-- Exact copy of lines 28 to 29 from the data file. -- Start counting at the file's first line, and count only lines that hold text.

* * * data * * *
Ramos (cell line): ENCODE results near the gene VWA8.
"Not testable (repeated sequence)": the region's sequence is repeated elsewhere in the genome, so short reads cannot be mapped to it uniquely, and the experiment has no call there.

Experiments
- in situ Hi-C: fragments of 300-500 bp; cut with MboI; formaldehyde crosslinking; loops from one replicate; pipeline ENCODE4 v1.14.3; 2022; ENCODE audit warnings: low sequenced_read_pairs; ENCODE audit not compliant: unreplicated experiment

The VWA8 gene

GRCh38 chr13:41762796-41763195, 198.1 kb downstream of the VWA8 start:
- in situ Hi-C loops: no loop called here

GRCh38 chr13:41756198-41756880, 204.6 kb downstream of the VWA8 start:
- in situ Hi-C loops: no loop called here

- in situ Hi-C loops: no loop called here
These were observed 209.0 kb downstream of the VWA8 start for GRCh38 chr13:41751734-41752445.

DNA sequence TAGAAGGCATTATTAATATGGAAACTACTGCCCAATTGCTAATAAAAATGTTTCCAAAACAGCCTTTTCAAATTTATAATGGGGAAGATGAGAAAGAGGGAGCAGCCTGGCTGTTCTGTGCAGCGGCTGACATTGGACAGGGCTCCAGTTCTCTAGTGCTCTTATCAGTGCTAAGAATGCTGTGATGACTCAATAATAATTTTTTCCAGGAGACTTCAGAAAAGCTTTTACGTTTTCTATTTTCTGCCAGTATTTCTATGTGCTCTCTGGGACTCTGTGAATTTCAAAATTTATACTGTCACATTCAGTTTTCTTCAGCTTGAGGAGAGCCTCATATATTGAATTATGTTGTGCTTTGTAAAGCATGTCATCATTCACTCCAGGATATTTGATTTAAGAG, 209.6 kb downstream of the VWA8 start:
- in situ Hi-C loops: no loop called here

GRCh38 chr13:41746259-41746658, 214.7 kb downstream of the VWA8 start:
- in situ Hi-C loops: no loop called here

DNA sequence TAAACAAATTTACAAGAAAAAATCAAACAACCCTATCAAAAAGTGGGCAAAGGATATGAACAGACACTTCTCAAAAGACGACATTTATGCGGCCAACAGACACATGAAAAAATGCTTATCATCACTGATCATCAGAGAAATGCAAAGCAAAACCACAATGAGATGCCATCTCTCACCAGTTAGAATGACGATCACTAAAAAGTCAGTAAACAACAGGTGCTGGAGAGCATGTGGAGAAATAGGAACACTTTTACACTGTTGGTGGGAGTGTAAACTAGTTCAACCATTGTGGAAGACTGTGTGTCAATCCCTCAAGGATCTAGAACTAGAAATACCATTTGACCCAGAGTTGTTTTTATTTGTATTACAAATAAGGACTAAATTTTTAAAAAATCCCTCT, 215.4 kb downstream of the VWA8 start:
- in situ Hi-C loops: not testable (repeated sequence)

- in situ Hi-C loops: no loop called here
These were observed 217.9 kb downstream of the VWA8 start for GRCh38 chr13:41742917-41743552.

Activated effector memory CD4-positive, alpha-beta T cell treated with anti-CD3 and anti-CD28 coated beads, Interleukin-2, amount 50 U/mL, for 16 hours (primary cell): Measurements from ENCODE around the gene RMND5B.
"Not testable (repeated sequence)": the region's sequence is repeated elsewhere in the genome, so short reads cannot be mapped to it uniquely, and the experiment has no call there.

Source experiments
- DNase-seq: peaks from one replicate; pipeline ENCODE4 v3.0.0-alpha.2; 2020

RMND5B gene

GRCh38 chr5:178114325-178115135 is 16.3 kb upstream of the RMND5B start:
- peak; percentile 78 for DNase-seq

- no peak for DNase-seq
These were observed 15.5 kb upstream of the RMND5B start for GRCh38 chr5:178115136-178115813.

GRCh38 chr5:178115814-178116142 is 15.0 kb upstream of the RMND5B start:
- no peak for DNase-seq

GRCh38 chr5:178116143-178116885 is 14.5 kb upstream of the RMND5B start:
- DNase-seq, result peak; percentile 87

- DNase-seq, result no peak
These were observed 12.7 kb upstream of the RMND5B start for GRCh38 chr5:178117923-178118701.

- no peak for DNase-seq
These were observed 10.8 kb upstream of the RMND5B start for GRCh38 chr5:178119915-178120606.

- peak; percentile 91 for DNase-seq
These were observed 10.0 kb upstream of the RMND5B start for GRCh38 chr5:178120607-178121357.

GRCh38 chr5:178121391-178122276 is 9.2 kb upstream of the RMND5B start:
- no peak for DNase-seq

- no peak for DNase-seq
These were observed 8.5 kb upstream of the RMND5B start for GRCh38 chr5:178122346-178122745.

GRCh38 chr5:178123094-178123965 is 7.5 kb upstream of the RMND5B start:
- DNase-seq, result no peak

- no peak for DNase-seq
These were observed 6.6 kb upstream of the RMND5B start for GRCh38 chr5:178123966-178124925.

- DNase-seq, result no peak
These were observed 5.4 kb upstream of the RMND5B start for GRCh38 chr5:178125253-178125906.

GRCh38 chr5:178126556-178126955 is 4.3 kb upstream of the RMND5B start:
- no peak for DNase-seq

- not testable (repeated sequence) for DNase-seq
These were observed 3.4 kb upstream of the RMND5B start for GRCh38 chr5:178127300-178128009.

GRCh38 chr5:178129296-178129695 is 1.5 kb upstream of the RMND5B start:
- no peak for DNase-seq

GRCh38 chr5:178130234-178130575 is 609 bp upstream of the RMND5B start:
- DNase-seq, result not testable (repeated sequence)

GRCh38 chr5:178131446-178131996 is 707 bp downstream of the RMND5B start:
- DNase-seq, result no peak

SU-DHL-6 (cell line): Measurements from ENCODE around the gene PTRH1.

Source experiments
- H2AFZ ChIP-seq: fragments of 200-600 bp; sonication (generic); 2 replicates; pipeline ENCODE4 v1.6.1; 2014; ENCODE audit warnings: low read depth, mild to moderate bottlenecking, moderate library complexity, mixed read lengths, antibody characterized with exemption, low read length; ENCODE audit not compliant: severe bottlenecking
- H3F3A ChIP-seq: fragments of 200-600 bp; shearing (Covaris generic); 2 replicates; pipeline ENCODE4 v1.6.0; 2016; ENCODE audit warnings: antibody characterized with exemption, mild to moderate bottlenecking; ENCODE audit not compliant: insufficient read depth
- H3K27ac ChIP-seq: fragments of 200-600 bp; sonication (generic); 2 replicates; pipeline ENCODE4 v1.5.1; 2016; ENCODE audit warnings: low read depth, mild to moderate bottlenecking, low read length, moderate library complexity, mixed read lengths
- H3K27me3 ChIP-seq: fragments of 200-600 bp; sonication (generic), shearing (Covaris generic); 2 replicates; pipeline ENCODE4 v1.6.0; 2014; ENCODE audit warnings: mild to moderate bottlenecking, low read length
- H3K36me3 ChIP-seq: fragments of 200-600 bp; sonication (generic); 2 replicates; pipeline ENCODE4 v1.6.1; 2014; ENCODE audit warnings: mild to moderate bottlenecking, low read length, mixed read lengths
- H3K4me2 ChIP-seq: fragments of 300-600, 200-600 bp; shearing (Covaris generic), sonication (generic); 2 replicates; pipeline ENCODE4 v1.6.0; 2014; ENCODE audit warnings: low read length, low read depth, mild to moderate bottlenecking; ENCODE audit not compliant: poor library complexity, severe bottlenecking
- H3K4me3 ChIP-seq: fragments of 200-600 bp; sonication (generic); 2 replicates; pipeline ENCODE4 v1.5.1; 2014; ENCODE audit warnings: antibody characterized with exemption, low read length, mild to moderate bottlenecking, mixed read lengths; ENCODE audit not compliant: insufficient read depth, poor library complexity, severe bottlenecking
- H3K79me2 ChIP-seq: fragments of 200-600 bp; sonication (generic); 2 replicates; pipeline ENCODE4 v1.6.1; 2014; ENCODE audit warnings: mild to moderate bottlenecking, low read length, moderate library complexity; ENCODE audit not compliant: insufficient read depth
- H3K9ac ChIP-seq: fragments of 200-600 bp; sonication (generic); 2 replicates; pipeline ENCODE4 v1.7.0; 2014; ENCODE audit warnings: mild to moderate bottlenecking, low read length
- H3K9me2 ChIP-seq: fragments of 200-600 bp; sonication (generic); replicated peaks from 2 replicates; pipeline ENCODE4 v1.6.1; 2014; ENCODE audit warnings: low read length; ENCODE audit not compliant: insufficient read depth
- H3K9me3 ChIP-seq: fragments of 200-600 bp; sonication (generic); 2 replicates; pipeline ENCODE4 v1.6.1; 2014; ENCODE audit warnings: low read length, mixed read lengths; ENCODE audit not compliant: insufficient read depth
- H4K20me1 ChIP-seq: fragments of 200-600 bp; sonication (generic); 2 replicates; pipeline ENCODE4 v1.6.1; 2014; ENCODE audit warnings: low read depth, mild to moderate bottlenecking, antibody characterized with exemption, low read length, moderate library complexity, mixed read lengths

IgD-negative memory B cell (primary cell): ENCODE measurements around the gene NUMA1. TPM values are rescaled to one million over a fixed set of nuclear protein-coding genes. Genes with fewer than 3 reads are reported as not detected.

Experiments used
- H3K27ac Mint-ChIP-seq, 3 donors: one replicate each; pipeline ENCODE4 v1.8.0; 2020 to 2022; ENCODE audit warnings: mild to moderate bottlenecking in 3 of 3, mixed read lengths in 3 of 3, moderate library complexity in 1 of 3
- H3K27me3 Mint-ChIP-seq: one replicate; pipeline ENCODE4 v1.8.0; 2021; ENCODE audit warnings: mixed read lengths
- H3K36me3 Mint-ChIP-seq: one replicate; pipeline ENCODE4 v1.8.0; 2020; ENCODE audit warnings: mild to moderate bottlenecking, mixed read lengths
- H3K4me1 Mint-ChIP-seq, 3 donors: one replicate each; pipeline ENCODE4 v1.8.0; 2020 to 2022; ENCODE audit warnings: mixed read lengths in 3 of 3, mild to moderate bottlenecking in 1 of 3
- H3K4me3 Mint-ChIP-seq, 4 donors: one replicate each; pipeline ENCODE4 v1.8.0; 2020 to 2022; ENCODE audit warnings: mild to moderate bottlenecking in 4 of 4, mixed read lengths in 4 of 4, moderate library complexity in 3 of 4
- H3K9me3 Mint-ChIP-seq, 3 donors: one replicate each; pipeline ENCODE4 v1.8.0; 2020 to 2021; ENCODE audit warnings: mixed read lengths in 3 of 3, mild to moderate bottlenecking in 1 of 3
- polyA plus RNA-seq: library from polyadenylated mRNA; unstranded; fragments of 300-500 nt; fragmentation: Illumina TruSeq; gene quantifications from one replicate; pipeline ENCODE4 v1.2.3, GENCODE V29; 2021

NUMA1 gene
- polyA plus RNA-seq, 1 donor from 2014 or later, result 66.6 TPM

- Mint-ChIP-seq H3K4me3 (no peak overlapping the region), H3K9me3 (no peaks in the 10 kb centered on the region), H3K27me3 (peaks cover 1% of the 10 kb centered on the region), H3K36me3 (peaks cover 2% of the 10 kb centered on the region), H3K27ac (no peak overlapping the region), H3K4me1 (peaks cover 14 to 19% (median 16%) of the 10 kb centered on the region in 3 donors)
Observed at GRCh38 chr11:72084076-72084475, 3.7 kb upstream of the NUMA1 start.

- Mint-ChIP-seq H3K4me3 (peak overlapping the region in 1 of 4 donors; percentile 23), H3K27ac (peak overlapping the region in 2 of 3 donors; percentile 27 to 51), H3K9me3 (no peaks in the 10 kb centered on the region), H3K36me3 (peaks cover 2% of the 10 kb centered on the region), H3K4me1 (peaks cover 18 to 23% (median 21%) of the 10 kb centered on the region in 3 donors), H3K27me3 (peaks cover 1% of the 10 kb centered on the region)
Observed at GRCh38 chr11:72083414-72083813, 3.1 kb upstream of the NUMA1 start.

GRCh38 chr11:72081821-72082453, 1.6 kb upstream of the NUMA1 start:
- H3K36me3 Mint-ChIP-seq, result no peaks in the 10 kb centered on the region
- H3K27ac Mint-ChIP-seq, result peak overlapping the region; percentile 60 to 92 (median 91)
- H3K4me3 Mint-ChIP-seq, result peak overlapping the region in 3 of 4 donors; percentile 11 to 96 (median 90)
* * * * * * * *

These were observed 15.5 kb upstream of the RMND5B start for GRCh38 chr5:178115136-178115813.

GRCh38 chr5:178115814-178116142 is 15.0 kb upstream of the RMND5B start: